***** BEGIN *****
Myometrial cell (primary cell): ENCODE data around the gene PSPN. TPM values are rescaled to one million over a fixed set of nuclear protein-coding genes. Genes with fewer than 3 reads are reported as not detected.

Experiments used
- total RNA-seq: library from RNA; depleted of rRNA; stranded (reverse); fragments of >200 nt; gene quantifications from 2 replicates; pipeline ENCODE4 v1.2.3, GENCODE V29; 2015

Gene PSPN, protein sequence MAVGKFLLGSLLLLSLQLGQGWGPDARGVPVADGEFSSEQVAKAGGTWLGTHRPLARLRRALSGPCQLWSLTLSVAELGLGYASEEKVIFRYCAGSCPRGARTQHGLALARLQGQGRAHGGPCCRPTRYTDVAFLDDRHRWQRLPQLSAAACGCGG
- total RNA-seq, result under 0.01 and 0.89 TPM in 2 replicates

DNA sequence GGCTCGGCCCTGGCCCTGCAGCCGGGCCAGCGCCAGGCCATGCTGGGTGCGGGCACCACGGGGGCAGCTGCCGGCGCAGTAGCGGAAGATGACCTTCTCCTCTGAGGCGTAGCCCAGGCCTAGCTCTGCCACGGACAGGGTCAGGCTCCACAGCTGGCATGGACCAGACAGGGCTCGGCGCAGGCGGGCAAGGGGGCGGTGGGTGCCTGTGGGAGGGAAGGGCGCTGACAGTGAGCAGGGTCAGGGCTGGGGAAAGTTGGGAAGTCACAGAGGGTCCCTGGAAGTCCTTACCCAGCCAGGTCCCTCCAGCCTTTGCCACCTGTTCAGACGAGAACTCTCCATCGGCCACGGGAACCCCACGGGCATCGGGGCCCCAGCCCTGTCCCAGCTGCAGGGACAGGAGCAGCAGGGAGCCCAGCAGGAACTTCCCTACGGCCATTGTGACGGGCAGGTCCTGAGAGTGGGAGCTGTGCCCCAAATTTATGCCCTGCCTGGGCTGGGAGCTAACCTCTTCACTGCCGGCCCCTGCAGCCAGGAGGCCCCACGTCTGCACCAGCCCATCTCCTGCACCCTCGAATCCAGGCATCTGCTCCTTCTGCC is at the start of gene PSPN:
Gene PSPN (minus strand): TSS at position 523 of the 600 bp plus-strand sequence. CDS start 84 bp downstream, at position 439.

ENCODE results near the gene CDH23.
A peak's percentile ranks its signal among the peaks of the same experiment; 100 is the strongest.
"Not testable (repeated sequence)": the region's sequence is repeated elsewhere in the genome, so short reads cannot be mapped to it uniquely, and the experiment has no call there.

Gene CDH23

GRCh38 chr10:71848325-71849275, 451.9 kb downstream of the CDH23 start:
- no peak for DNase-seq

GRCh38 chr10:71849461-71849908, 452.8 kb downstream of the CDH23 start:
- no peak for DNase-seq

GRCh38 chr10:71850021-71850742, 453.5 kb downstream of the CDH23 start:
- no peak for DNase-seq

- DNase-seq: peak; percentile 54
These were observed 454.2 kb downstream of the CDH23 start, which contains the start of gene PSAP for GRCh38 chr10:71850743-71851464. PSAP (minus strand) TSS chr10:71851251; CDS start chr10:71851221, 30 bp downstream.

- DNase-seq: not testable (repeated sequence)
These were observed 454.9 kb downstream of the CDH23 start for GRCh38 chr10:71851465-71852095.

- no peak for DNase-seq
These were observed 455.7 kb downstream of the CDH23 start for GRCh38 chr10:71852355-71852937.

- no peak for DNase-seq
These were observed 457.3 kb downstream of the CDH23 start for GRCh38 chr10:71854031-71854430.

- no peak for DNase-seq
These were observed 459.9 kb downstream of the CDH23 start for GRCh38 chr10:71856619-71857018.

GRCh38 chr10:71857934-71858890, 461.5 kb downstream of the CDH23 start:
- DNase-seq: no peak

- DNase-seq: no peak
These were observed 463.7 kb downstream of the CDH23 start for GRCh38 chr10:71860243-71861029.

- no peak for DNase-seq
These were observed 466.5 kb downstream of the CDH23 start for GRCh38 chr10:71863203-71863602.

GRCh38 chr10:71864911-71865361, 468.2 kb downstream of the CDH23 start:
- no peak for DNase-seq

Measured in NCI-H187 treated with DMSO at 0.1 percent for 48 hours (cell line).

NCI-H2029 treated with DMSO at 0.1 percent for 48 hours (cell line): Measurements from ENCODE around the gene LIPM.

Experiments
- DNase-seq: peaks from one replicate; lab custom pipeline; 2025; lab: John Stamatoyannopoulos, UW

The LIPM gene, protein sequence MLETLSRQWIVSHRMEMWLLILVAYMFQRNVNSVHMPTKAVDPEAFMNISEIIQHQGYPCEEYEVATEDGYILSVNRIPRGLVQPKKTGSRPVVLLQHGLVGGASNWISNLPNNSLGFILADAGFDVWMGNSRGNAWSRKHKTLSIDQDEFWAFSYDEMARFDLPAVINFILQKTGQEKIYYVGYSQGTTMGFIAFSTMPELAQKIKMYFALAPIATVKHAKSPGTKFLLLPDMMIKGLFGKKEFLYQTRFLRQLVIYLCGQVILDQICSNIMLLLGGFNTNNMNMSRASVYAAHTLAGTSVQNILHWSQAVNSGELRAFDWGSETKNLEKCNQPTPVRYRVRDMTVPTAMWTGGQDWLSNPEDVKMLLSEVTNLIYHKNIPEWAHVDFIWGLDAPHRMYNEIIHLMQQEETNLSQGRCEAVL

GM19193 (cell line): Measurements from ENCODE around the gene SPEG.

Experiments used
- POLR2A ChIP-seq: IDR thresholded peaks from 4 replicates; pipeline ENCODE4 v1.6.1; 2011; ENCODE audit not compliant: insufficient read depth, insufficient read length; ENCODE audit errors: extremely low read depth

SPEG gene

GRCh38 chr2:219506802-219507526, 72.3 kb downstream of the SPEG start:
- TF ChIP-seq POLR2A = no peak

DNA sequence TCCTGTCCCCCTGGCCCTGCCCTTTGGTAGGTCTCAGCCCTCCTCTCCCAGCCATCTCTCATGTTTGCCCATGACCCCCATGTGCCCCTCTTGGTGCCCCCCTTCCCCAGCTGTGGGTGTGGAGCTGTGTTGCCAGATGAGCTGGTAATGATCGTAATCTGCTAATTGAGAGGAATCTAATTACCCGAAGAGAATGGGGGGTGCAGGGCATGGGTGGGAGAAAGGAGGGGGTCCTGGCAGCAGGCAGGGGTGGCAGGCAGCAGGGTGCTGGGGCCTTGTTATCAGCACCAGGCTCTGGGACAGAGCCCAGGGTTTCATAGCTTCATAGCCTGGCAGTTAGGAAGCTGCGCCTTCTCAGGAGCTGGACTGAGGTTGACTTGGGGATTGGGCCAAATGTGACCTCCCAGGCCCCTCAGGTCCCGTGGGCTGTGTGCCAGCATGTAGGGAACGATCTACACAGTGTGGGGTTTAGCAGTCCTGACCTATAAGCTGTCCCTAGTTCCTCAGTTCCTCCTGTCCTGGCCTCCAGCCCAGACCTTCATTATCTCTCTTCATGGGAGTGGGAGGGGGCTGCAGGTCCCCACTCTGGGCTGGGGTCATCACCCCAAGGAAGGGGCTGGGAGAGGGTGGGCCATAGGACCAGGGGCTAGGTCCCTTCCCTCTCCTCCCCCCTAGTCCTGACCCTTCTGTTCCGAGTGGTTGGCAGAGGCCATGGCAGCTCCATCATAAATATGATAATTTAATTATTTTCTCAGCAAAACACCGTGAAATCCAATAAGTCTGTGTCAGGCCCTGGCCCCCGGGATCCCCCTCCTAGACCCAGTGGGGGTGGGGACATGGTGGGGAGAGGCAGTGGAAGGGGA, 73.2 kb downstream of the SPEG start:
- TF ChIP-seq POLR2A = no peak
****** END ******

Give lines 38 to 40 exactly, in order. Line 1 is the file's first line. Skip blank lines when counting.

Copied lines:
Experiments
- DNase-seq: peaks from one replicate; lab custom pipeline; 2025; lab: John Stamatoyannopoulos, UW

The LIPM gene, protein sequence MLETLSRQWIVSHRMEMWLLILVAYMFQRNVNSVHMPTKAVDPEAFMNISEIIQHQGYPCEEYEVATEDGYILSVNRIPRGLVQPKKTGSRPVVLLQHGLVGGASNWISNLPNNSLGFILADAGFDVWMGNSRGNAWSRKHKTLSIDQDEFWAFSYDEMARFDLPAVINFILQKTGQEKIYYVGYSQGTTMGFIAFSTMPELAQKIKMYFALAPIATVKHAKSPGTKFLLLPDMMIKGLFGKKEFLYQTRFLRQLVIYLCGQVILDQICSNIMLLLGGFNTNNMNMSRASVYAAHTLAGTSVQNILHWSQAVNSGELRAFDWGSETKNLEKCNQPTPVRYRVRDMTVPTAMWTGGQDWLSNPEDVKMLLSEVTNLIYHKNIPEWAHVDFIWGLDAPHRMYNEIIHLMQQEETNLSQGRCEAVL